Cubs Beat Brewers 13-7 In Walkathon

It's been more than six years since the Cubs have walked as many times -- 12 -- as they did last night. That game, a 15-2 win over the Mets on March 31, 2003 in New York, featured a career day (two HR, seven RBI) from a man who appeared as a pinch-hitter for the Brewers on Tuesday night -- Corey Patterson.

Tuesday night's game was that kind of game. The Cubs beat the Brewers 13-7, scoring almost as many runs as the Bears had points (15) on Sunday, and it got closer when a former football player, Jeff Samardzija, given up two consolation runs to Milwaukee in the ninth inning.

More on walks: only six games since 1954 have featured more walks by a Cubs team, and only one of those -- a 20-9 win over the Giants on August 13, 1959 -- had even one HBP. Last night's game featured three. Two of them came in the Cubs' five-run sixth inning, and the second of those, to Aramis Ramirez, "drove" in a run. (Milton Bradley also got a RBI on a HBP, in the seventh.) The Cubs scored eight runs in their last three innings on only four hits and the 13-run outburst, the second-biggest of 2009, was accomplished with only one home run. The roundtripper came off the bat of Geovany Soto, who, perhaps better late than never, is beginning to hit like the Rookie of the Year we saw in 2008. Geo has started only seven games in September, but is hitting .360/.452/.800 in those games, with two homers and 12 RBI.

Even more on walks: the Cubs had two different players, Ryan Theriot and Derrek Lee, who walked four times. That's nowhere near a record, but Theriot, after striking out and singling in his first two times up, walked four consecutive times (off four different pitchers), and Lee was two-for-two (a single and a double) in his non-base-on-balls plate appearances. The Cubs overall sent 50 batters to the plate, but had only 34 official at-bats (the other 16: the 12 walks, the three HBP, and a deep fly ball to CF by Carlos Zambrano that went for a sacrifice fly).

Speaking of Z, Paul Sullivan's game story criticizes him for alleged antics during the Brewers' five-run fifth inning, after which Carlos was pulled (having thrown 103 pitches):

But Zambrano's histrionics overshadowed everything. During the five-run fifth, he showed up outfielder Bobby Scales by making faces and waving his hands when Scales didn't throw home on Ryan Braun's run-scoring single. Pitching coach Larry Rothschild came out to calm down Zambrano, but the pitcher made no eye contact during the visit.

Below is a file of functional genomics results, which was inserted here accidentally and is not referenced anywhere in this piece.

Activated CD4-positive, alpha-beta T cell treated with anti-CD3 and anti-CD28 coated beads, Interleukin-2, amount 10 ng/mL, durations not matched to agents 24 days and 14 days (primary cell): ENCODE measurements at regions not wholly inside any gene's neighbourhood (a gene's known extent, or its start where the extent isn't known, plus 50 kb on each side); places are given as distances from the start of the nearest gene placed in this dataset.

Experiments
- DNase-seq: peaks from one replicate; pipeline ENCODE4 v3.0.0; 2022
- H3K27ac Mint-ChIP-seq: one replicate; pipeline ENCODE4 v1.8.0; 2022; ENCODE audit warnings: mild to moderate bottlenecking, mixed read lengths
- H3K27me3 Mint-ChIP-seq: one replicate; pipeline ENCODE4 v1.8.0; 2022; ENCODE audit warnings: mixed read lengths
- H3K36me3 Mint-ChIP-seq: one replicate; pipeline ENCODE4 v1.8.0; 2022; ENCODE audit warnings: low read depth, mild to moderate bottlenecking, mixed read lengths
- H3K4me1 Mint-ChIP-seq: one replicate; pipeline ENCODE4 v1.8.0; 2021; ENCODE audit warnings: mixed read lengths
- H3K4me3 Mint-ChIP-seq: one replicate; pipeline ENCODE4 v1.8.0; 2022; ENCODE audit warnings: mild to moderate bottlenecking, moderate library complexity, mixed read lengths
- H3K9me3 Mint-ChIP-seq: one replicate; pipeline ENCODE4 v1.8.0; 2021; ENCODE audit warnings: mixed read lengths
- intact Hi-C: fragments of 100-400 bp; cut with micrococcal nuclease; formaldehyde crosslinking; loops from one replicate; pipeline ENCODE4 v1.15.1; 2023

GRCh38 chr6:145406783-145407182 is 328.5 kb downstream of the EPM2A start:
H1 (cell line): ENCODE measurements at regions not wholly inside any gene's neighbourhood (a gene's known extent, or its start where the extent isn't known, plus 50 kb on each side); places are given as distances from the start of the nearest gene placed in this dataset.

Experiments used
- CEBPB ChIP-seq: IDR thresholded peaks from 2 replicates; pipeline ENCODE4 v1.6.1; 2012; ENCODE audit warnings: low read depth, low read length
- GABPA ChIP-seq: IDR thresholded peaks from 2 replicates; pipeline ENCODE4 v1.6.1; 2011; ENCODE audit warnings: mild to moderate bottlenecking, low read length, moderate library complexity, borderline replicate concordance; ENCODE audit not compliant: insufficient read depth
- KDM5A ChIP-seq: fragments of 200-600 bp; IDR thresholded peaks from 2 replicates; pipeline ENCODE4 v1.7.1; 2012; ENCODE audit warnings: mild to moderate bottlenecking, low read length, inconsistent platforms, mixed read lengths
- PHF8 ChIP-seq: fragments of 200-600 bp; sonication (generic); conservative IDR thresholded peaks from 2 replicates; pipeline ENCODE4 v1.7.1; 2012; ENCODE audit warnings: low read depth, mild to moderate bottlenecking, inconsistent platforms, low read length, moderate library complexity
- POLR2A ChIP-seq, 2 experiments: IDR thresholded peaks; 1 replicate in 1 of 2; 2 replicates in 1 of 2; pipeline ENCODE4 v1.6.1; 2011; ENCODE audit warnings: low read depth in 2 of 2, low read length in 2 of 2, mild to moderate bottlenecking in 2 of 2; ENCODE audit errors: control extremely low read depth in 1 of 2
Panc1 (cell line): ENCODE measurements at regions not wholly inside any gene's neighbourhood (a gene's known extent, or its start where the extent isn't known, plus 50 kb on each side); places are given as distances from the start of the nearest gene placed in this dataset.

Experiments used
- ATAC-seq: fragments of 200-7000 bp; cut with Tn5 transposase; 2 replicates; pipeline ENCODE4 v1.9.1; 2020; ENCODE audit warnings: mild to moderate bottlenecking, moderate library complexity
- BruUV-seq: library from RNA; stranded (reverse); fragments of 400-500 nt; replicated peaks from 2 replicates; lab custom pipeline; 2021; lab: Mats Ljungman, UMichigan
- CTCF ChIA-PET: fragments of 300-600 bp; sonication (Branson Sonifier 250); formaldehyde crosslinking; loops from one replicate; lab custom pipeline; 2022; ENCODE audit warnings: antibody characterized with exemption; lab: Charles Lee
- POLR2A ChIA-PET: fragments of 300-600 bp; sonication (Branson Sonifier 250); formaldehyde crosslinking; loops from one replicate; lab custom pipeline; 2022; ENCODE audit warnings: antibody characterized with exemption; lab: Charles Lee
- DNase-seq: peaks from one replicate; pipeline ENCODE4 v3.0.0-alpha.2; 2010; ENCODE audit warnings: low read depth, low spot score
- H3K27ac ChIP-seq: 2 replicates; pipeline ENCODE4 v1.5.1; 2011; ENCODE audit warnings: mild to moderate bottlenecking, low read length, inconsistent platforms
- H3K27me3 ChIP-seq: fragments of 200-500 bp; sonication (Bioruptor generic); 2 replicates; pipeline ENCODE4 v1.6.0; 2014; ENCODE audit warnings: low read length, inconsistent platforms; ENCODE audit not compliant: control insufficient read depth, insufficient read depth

I dunno. I didn't see it that way, although I also wondered why Scales made no attempt to throw to the plate on Braun's hit. It was a horrendous inning -- all the Brewers' action came after two were out and no one on base, and Z threw 39 pitches -- but the last two runs weren't really Z's fault. Ryan Theriot fumbled what should have been an inning-ending ground ball by Casey McGehee (after Z had intentionally walked Prince Fielder to load the bases), and Mike Cameron drove in the final pair of runs after that. Theriot's blunder was originally ruled an error, but later changed to a hit by the official scorer. It should have remained an error; a major league shortstop should make that play.

I doth, as the saying goes, protest too much. Z was dominant for the first four innings, allowing only a triple in the RF gap to Brewers rookie Alcides Escobar and hitting 95+ on the Wrigley Field boards showing pitch speed several times. It could have, and probably should have, been an easy six-inning quality start and win for Z. Instead, the win went to Aaron Heilman, who had an efficient scoreless sixth inning. Since August 12, in his last nine appearances Heilman has thrown 12 innings with nine strikeouts and a 1.50 ERA and more importantly, has issued only one walk during those nine outings. In fact, before Samardzija came in during garbage time, the bullpen did an excellent job of keeping the Brewers down while the Cubs were piling up walks and runs -- three hitless innings with only one walk from Heilman, Kevin Gregg and Esmailin Caridad.

An announced crowd of 38,986 included maybe 8,000 no-shows, as the ballpark filled up late despite a windier and slightly cooler night than Monday. Those who did come were treated to an enjoyable, if rather lengthy (three hours, 20 minutes) victory, the Cubs' 10th in 14 games in September. Do not give up, my friends. The Rockies lost again last night and the Cubs crept to within 5.5 games of the wild-card lead. It's still a longshot -- but possible. Keep the faith and go Cubs.

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